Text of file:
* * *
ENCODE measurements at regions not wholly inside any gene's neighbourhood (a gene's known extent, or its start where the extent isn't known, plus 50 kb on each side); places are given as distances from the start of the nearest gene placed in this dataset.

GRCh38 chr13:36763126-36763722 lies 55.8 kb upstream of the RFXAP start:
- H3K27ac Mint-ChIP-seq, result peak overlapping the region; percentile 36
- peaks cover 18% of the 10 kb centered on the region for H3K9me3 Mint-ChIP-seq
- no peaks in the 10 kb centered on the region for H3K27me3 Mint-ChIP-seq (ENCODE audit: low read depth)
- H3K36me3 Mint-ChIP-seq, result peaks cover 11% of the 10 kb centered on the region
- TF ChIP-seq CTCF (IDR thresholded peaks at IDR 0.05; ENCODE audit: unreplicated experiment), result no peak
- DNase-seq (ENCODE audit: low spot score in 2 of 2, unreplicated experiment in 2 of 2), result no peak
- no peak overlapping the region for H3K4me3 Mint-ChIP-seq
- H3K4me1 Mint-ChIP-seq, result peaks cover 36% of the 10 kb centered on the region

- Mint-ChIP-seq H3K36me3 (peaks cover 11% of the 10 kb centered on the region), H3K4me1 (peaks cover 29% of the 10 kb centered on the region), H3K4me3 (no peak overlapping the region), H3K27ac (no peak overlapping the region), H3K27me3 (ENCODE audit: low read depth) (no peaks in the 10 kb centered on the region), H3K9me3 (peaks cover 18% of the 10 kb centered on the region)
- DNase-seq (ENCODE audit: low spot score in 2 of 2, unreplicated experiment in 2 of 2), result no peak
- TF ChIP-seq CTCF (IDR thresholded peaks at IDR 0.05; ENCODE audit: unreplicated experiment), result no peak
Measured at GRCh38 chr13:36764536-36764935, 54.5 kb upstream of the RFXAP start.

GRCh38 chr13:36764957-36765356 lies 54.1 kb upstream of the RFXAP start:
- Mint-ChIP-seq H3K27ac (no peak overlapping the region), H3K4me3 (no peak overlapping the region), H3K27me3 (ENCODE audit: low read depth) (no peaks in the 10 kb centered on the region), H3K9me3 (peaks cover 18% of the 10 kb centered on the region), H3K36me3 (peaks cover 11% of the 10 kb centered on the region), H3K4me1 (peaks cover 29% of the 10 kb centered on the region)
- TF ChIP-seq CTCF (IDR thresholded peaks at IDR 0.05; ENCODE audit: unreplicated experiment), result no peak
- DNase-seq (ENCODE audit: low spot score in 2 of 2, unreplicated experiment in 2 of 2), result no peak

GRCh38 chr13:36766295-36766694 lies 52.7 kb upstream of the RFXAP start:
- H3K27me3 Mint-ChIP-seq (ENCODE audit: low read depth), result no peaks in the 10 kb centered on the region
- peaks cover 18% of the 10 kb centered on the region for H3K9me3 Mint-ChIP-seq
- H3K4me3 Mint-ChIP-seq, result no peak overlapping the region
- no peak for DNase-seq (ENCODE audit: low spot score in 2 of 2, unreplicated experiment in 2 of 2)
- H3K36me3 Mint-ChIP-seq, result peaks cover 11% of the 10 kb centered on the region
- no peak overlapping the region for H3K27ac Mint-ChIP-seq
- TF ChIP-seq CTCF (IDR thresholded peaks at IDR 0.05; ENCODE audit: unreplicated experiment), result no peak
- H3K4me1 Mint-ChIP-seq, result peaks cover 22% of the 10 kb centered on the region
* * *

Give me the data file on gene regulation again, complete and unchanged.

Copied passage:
ENCODE measurements at regions not wholly inside any gene's neighbourhood (a gene's known extent, or its start where the extent isn't known, plus 50 kb on each side); places are given as distances from the start of the nearest gene placed in this dataset.

GRCh38 chr13:36763126-36763722 lies 55.8 kb upstream of the RFXAP start:
- H3K27ac Mint-ChIP-seq, result peak overlapping the region; percentile 36
- peaks cover 18% of the 10 kb centered on the region for H3K9me3 Mint-ChIP-seq
- no peaks in the 10 kb centered on the region for H3K27me3 Mint-ChIP-seq (ENCODE audit: low read depth)
- H3K36me3 Mint-ChIP-seq, result peaks cover 11% of the 10 kb centered on the region
- TF ChIP-seq CTCF (IDR thresholded peaks at IDR 0.05; ENCODE audit: unreplicated experiment), result no peak
- DNase-seq (ENCODE audit: low spot score in 2 of 2, unreplicated experiment in 2 of 2), result no peak
- no peak overlapping the region for H3K4me3 Mint-ChIP-seq
- H3K4me1 Mint-ChIP-seq, result peaks cover 36% of the 10 kb centered on the region

- Mint-ChIP-seq H3K36me3 (peaks cover 11% of the 10 kb centered on the region), H3K4me1 (peaks cover 29% of the 10 kb centered on the region), H3K4me3 (no peak overlapping the region), H3K27ac (no peak overlapping the region), H3K27me3 (ENCODE audit: low read depth) (no peaks in the 10 kb centered on the region), H3K9me3 (peaks cover 18% of the 10 kb centered on the region)
- DNase-seq (ENCODE audit: low spot score in 2 of 2, unreplicated experiment in 2 of 2), result no peak
- TF ChIP-seq CTCF (IDR thresholded peaks at IDR 0.05; ENCODE audit: unreplicated experiment), result no peak
Measured at GRCh38 chr13:36764536-36764935, 54.5 kb upstream of the RFXAP start.

GRCh38 chr13:36764957-36765356 lies 54.1 kb upstream of the RFXAP start:
- Mint-ChIP-seq H3K27ac (no peak overlapping the region), H3K4me3 (no peak overlapping the region), H3K27me3 (ENCODE audit: low read depth) (no peaks in the 10 kb centered on the region), H3K9me3 (peaks cover 18% of the 10 kb centered on the region), H3K36me3 (peaks cover 11% of the 10 kb centered on the region), H3K4me1 (peaks cover 29% of the 10 kb centered on the region)
- TF ChIP-seq CTCF (IDR thresholded peaks at IDR 0.05; ENCODE audit: unreplicated experiment), result no peak
- DNase-seq (ENCODE audit: low spot score in 2 of 2, unreplicated experiment in 2 of 2), result no peak

GRCh38 chr13:36766295-36766694 lies 52.7 kb upstream of the RFXAP start:
- H3K27me3 Mint-ChIP-seq (ENCODE audit: low read depth), result no peaks in the 10 kb centered on the region
- peaks cover 18% of the 10 kb centered on the region for H3K9me3 Mint-ChIP-seq
- H3K4me3 Mint-ChIP-seq, result no peak overlapping the region
- no peak for DNase-seq (ENCODE audit: low spot score in 2 of 2, unreplicated experiment in 2 of 2)
- H3K36me3 Mint-ChIP-seq, result peaks cover 11% of the 10 kb centered on the region
- no peak overlapping the region for H3K27ac Mint-ChIP-seq
- TF ChIP-seq CTCF (IDR thresholded peaks at IDR 0.05; ENCODE audit: unreplicated experiment), result no peak
- H3K4me1 Mint-ChIP-seq, result peaks cover 22% of the 10 kb centered on the region